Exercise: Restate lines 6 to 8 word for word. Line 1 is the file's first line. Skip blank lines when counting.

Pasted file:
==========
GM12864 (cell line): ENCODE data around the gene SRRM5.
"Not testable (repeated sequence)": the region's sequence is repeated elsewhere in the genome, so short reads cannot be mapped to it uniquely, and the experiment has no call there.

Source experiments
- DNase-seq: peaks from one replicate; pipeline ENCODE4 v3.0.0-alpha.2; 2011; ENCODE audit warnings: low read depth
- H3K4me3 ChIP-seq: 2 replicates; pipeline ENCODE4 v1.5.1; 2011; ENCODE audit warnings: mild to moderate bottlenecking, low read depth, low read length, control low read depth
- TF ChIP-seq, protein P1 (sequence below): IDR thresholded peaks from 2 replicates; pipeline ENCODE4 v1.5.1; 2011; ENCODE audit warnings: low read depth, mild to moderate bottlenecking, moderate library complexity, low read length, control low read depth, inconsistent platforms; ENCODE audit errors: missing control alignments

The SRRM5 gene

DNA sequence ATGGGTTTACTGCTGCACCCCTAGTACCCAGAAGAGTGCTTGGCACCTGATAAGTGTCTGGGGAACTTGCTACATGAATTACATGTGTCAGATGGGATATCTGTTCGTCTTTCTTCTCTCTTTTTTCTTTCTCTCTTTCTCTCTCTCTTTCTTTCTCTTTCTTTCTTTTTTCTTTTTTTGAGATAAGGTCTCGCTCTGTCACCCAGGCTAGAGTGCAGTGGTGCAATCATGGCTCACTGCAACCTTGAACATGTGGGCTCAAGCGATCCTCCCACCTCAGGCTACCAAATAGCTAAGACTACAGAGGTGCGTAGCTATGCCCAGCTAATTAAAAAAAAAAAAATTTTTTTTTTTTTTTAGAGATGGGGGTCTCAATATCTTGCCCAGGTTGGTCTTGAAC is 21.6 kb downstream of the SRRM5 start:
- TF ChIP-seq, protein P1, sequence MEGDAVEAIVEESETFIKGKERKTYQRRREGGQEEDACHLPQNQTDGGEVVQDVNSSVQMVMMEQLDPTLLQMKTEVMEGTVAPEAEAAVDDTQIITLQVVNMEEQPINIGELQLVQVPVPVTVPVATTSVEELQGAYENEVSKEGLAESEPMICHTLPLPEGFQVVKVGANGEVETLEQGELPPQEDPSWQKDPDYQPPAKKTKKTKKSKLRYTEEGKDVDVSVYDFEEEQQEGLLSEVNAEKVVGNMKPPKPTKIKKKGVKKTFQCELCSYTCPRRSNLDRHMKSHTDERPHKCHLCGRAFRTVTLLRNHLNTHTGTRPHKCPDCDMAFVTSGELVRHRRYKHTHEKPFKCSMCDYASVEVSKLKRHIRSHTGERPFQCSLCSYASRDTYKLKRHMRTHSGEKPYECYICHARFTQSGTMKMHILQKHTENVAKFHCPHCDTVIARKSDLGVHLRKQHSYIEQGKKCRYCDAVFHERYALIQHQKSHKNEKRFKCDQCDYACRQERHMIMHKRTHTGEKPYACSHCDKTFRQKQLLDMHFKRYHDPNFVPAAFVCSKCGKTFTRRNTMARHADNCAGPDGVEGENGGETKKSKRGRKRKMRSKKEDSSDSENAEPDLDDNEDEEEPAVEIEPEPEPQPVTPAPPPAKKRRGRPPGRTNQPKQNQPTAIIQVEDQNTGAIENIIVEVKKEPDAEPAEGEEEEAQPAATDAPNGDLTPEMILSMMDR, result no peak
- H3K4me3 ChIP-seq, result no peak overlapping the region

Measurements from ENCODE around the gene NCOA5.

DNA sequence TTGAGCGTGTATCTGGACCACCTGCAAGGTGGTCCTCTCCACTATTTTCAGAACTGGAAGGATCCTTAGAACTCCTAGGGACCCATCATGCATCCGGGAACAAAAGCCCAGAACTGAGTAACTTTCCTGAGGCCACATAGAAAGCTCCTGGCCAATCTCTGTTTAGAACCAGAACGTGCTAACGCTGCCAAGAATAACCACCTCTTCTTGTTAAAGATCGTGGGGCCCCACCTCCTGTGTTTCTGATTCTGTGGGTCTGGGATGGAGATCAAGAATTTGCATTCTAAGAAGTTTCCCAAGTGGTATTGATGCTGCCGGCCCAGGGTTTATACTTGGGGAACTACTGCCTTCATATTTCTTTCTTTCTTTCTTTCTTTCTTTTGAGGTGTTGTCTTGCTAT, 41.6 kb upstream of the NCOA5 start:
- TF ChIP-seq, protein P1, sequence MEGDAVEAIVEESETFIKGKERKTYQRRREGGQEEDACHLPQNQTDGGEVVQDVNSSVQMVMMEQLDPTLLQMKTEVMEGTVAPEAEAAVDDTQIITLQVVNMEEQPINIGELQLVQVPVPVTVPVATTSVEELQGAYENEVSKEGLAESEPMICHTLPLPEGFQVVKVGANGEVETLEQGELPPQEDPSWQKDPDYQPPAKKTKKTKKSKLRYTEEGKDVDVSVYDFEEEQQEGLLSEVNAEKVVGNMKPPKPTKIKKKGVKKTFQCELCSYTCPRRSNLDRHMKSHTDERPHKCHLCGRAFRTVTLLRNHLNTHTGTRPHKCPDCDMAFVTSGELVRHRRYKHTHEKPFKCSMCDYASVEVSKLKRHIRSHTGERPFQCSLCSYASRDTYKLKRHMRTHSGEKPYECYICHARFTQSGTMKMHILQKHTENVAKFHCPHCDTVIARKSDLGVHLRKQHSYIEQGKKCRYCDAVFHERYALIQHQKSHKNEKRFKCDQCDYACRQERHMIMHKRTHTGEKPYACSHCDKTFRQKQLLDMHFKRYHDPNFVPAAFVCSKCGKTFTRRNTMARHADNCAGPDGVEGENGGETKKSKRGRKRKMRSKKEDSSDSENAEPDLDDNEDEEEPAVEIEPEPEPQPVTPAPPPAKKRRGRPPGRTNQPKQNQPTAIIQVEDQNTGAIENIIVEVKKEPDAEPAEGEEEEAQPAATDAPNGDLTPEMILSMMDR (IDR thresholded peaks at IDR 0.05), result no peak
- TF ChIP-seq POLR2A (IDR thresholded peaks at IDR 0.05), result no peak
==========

- TF ChIP-seq, protein P1 (sequence below): IDR thresholded peaks from 2 replicates; pipeline ENCODE4 v1.5.1; 2011; ENCODE audit warnings: low read depth, mild to moderate bottlenecking, moderate library complexity, low read length, control low read depth, inconsistent platforms; ENCODE audit errors: missing control alignments

The SRRM5 gene

DNA sequence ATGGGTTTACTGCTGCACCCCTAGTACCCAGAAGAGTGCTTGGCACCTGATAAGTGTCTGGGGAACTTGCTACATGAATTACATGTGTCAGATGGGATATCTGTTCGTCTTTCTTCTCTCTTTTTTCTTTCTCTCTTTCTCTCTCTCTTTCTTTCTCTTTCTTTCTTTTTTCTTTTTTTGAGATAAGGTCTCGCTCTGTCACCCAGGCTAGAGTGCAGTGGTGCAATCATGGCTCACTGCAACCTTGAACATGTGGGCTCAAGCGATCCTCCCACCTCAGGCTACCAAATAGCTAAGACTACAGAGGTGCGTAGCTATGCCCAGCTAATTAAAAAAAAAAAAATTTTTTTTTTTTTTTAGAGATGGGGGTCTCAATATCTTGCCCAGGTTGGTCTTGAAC is 21.6 kb downstream of the SRRM5 start: